OPERA TO GO seven short operas directed by Tom Diamond (Tapestry/World Stage). At Enwave Theatre (235 Queens Quay West). To February 23. $20-$40. 416-973-4000. Rating: NNN
Tapestry’s Opera To Go, a septet of bite-sized works, makes for a full meal, though not every morsel is tasty.
The idea is to pair writers with composers who work in a variety of styles. Add a quartet of singing actors, Tom Diamond’s clever direction and musical direction by Wayne Strongman and the result largely succeeds.
These aren’t works about consumptive sopranos or heroic tenors kept from their lovers by villainous baritones.
Instead, we get She Sees Her Lover In The Light Of Morning, a sensual lesbian love story by Leanna Brodie, set to Craig Galbraith’s exotic score, with Carla Huhtanen as an older woman unsure whether to go down a well-trodden path with a younger woman, sung by Jessica Lloyd.
There’s romance of a different sort in the short film The Perfect Match, a sunshine-bright gay love story by librettist Krista Dalby and composer Anthony Young performed by a pair of sock puppets, sung by Keith Klassen and Peter McGillivray. Shadow puppetry and giant human puppets strengthen Dalby and Kevin Morse's mythic The Shaman’s Tale.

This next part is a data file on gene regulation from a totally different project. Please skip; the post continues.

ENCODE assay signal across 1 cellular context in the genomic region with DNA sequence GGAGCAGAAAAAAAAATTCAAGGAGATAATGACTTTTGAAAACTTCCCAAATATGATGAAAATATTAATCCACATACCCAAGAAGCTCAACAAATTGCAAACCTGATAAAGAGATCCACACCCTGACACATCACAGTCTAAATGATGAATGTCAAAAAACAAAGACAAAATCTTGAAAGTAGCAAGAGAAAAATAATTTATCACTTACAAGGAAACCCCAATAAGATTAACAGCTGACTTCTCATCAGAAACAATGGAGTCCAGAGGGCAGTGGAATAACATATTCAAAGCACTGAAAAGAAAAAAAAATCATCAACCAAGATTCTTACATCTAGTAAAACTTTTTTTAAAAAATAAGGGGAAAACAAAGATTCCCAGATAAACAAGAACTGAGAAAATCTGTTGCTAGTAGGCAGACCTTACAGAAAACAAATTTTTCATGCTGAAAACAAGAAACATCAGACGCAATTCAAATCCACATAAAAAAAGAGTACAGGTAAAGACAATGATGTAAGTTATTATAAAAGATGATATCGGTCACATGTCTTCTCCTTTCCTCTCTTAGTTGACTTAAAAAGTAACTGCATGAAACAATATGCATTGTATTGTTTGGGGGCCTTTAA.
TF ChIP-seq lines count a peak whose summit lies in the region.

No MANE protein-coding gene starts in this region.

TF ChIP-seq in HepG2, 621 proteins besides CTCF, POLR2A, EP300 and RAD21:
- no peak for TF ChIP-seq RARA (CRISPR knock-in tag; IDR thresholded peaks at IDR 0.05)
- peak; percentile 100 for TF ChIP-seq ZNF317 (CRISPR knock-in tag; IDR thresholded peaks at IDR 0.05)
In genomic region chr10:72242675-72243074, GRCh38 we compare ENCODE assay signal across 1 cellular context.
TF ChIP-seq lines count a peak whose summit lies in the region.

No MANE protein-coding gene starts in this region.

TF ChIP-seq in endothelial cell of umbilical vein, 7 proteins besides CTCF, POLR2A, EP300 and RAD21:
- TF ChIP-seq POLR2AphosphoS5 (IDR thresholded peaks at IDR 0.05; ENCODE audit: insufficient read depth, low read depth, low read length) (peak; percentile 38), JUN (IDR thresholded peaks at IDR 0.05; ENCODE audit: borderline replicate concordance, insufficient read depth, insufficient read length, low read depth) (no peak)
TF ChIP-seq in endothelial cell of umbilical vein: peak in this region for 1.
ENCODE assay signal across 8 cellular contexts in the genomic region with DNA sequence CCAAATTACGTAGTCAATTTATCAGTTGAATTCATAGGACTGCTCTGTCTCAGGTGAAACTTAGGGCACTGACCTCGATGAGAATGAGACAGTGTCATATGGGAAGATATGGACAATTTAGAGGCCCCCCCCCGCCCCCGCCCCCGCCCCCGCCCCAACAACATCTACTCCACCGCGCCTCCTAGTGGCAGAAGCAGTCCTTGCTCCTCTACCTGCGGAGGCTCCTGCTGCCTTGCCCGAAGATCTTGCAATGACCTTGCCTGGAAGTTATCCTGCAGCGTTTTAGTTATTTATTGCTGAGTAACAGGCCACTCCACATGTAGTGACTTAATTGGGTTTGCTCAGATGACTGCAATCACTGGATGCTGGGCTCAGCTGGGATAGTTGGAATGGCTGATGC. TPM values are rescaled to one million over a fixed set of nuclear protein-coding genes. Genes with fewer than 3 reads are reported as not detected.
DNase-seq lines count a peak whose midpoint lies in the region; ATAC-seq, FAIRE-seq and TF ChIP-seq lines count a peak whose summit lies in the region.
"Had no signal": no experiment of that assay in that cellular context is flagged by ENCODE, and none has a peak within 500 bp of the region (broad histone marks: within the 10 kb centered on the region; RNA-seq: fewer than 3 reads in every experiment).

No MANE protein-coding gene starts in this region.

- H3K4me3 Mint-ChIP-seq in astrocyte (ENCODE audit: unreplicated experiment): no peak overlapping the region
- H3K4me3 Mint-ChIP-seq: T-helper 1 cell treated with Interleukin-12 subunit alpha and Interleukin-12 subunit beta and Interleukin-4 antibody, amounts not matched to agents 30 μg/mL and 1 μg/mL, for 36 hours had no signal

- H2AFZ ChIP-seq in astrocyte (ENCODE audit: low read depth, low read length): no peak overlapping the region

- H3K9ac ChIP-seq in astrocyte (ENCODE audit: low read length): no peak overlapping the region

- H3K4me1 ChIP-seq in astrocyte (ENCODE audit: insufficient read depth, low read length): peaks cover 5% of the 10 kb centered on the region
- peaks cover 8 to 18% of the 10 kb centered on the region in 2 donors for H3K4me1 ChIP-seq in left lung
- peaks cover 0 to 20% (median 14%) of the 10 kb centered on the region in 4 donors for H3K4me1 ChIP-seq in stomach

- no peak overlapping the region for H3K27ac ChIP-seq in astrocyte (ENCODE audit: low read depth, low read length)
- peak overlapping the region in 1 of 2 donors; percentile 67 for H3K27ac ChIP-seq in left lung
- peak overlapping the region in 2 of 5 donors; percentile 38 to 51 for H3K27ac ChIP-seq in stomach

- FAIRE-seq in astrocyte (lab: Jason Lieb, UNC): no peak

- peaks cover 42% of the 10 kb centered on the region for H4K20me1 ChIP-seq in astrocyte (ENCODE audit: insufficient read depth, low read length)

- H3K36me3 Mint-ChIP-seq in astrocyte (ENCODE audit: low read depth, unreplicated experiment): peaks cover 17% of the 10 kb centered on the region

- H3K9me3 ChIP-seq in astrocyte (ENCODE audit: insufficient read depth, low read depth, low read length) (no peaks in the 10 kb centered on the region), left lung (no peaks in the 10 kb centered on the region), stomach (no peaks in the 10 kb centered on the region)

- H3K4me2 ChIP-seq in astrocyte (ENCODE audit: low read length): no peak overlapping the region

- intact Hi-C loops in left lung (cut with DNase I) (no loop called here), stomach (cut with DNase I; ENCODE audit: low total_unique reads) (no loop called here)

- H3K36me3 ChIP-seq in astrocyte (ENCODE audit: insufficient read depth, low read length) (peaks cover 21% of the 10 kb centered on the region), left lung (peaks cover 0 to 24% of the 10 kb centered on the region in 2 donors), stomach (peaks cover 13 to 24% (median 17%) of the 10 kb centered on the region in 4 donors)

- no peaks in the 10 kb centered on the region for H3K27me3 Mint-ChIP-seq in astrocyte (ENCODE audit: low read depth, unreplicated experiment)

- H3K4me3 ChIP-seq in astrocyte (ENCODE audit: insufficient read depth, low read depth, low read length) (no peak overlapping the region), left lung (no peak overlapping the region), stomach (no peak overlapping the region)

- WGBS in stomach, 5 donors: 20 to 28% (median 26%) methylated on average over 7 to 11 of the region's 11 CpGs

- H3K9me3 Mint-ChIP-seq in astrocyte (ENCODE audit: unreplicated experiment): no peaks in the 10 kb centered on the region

Brodie and David Ogborn’s The Translator is the most serious work, a look at torture in today’s insecure world; computer-generated images and Ogborn’s electronic laptop score add a further scary touch.
It’s the lighter pieces, though, that work best. In Lisa Codrington and Morse’s The Colony, a queen Amazon ant locks antennae with an exterminator’s insecticide sprays. A couple can’t decide whether they want to break up or not in See Saw; Anna Chatterton’s delicious wordplay blends nicely with Andrew Staniland’s teasing score.
Even Dave Carley’s Peace Of My Heart, set to Ogborn’s music, has its comical side, though it deals with a patient (Calvin Powell) undergoing cardiac surgery. Carley’s paean to and parody of the cardiologist (Klassen) turns him into a self-impressed, resplendent rock-star figure.
But why structure the show so that the first half’s so serious and the second is fun? Mix ’em up, please.